Getting to Production



These instructions assume that you are using custom GitHub Action workflow, in conjunction with the Zuplo deployer. If you prefer setting up your own CI/CD for more fine-grained control, please take a look at running your own CI/CD.

Using the Zuplo GitHub integration, tests can be run after a deployment with the Zuplo deployer and used to block pull requests from being merged. This can help ensure that changes to your Zuplo gateway won't break your production environment.

The Zuplo deployer sets Deployments and Deployment Statuses for any push to a GitHub branch.

Here is a simple GitHub Action that uses the Zuplo CLI to run the tests after the deployment is successful. Notice how the property github.event.deployment_status.environment_url is set to the API_URL environment variable. This is one way you can pass the URL where the preview environment is deployed into your tests.

name: Main on: [deployment_status] jobs: test: name: Test API Gateway runs-on: ubuntu-latest steps: - uses: actions/checkout@v4 - name: Use Node.js uses: actions/setup-node@v4 with: node-version-file: ".nvmrc" - name: Run Tests # Useful properties 'environment', 'state', and 'environment_url' run: API_URL=${{ toJson(github.event.deployment_status.environment_url) }} npx @zuplo/cli test --endpoint $API_URL

GitHub Branch protection can be set in order to enforce policies on when a Pull Request can be merged. The example below sets the "Zuplo Deployment" and "Test API Gateway" as required status that must pass.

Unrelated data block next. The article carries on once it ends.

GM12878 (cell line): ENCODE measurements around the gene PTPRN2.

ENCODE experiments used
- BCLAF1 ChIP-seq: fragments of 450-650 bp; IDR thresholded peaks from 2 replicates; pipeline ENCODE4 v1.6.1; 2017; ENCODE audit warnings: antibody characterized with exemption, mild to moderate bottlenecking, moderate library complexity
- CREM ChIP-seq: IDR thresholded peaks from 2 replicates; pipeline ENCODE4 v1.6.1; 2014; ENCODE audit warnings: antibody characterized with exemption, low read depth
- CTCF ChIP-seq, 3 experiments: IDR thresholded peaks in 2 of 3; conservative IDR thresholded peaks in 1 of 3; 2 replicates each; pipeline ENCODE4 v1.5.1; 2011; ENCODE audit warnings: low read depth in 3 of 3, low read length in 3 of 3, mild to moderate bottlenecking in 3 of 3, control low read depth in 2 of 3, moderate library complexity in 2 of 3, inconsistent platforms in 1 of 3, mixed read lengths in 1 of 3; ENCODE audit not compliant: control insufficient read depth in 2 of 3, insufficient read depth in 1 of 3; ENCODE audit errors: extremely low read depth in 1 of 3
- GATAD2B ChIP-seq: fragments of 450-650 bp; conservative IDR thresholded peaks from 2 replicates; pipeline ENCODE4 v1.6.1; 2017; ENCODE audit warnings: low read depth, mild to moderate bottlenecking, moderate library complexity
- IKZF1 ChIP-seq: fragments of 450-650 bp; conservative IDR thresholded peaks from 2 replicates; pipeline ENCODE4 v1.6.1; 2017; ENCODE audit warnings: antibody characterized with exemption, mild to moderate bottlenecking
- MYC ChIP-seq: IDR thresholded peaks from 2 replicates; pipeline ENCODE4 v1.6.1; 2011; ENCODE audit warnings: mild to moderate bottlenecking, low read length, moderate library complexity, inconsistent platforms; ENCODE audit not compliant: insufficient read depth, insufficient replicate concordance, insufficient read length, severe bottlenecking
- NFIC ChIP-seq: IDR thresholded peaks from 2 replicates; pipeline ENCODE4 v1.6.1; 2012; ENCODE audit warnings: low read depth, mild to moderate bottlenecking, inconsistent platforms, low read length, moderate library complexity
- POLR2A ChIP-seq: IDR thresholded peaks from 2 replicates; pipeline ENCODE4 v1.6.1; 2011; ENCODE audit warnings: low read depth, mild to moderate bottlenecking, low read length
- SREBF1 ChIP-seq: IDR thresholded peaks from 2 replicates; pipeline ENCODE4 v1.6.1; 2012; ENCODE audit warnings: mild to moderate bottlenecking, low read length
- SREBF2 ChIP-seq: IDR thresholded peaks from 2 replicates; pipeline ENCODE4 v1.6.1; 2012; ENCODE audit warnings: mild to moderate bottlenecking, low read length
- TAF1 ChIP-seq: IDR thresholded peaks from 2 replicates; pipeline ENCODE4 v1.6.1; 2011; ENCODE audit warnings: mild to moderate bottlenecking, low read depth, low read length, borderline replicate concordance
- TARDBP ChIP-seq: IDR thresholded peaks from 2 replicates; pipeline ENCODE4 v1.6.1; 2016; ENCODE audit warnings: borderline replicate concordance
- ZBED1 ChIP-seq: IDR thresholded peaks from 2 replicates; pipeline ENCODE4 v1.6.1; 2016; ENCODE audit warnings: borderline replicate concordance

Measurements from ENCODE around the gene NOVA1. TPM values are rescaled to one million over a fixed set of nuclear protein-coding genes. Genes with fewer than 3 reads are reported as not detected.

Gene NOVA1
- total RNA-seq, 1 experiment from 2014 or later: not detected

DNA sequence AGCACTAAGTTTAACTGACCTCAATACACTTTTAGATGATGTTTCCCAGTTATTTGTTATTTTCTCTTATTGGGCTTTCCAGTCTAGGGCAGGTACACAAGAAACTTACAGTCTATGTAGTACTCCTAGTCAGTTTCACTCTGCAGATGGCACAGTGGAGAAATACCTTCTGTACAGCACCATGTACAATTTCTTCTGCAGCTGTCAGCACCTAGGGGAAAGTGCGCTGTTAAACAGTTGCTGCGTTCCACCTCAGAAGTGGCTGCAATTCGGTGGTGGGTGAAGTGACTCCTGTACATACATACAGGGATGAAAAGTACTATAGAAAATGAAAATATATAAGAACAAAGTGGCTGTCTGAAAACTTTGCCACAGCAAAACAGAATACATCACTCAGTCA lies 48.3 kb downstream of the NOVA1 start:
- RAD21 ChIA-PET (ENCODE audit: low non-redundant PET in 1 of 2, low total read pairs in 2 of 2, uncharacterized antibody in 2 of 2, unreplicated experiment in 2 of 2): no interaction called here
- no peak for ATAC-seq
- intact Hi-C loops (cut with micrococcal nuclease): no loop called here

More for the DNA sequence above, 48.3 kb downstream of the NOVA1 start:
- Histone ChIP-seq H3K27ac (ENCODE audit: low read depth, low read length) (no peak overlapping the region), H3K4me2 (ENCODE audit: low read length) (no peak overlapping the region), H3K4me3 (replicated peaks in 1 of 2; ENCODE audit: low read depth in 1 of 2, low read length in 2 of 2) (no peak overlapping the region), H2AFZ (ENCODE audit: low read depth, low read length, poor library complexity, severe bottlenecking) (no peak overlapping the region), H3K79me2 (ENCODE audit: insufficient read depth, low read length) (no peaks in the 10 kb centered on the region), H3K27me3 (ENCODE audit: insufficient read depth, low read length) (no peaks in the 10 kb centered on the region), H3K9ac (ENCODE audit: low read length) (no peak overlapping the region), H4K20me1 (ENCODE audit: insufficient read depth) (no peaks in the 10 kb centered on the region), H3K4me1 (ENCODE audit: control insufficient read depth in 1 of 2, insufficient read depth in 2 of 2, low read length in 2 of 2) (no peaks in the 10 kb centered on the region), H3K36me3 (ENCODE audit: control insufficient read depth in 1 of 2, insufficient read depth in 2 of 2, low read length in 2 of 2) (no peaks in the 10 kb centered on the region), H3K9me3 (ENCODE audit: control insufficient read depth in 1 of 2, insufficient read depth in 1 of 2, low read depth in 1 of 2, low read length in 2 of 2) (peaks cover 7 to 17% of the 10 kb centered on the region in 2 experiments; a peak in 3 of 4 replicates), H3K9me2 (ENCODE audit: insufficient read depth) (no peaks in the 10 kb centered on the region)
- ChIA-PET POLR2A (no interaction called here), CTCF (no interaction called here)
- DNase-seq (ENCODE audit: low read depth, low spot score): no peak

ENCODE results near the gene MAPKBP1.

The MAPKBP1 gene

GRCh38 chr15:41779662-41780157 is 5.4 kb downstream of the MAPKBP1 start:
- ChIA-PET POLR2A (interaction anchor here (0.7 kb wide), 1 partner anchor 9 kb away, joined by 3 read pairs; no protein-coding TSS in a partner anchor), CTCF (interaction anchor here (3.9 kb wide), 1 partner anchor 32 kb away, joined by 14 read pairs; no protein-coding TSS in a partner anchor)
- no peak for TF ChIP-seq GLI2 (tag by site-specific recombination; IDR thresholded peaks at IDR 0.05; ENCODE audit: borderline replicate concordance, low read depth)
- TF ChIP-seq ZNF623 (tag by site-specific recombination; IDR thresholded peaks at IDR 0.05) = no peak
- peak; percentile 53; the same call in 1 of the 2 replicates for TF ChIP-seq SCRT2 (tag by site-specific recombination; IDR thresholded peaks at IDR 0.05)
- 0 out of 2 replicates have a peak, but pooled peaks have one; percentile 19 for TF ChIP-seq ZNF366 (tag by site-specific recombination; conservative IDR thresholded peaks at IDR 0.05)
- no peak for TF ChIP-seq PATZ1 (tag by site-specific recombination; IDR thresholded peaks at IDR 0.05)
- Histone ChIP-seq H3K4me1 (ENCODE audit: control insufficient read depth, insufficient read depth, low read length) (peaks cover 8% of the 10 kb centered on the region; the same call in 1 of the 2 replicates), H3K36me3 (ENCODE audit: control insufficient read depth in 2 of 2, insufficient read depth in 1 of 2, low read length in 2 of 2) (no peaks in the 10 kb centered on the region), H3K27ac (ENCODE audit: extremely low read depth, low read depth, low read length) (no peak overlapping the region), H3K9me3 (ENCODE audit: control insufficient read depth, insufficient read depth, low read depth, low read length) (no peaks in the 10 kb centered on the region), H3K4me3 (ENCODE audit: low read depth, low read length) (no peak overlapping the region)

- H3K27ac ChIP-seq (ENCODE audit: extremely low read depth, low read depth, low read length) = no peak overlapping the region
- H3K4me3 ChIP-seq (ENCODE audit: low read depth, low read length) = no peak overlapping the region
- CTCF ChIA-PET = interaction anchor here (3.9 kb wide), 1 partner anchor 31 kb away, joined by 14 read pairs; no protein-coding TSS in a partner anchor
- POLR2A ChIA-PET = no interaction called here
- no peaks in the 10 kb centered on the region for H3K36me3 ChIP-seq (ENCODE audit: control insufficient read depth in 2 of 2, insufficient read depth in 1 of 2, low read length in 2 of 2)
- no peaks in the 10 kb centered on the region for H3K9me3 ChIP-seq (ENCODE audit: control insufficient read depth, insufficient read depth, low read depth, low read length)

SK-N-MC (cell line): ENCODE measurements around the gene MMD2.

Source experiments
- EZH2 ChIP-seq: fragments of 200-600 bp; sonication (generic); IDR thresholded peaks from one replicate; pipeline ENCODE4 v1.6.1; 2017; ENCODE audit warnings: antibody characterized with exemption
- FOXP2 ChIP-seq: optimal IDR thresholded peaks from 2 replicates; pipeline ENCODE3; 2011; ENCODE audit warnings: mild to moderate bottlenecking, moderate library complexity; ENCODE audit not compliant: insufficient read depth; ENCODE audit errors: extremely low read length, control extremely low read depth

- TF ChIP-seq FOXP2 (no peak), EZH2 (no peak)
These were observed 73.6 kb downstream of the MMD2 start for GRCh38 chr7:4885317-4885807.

When a developer tries to merge their pull request, they will see that the tests haven't passed and the pull request cannot be merged.

Writing Tests#

Using Node.js 18 and the Zuplo CLI, it is very easy to write tests that make requests to your API using fetch and then validate expectations with expect from chai.

import { describe, it, TestHelper } from "@zuplo/test"; import { expect } from "chai"; describe("API", () => { it("should have a body", async () => { const response = await fetch(TestHelper.TEST_URL); const result = await response.text(); expect(result).to.equal(JSON.stringify("What zup?")); }); });

You can find more sample tests here.


Your test files need to be under the tests folder and end with .test.ts to be picked up by the Zuplo CLI.

Tips for writing tests#

This section highlights some of the features of the Zuplo CLI that can help you write and structure your tests. You can find more sample tests here.

Ignoring tests#

You can use .ignore and .only to ignore or run only specific test. The full example is at ignore-only.test.ts

import { describe, it } from "@zuplo/test"; import { expect } from "chai"; /** * This example how to use ignore and only. */ describe("Ignore and only test example", () => { it.ignore("This is a failing test but it's been ignored", () => { expect(1 + 4).to.equals(6); }); // it.only("This is the only test that would run if it were not commented out", () => { // expect(1 + 4).to.equals(5); // }); });

Filtering tests#

You can use the CLI to filter tests by name or regex. The full example is at filter.test.ts

import { describe, it } from "@zuplo/test"; import { expect } from "chai"; /** * This example shows how to filter the test by the name in the describe() function. * You can run `zup test --filter '#labelA'` * If you want to use regex, you can do `zup test --filter '/#label[Aa]/'` */ describe("[#labelA #labelB] Addition", () => { it("should add positive numbers", () => { expect(1 + 4).to.equals(5); }); });

Unit Tests & Mocking#


Custom testing can be complicated and is best used only to test your own logic rather than trying to mock large portions of your API Gateway.

It is usually possible to use test frameworks like Mocha and mocking tools like Sinon to unit tests handlers, policies, or other modules. To see an example of how that works see this sample on Github:

Custom Domains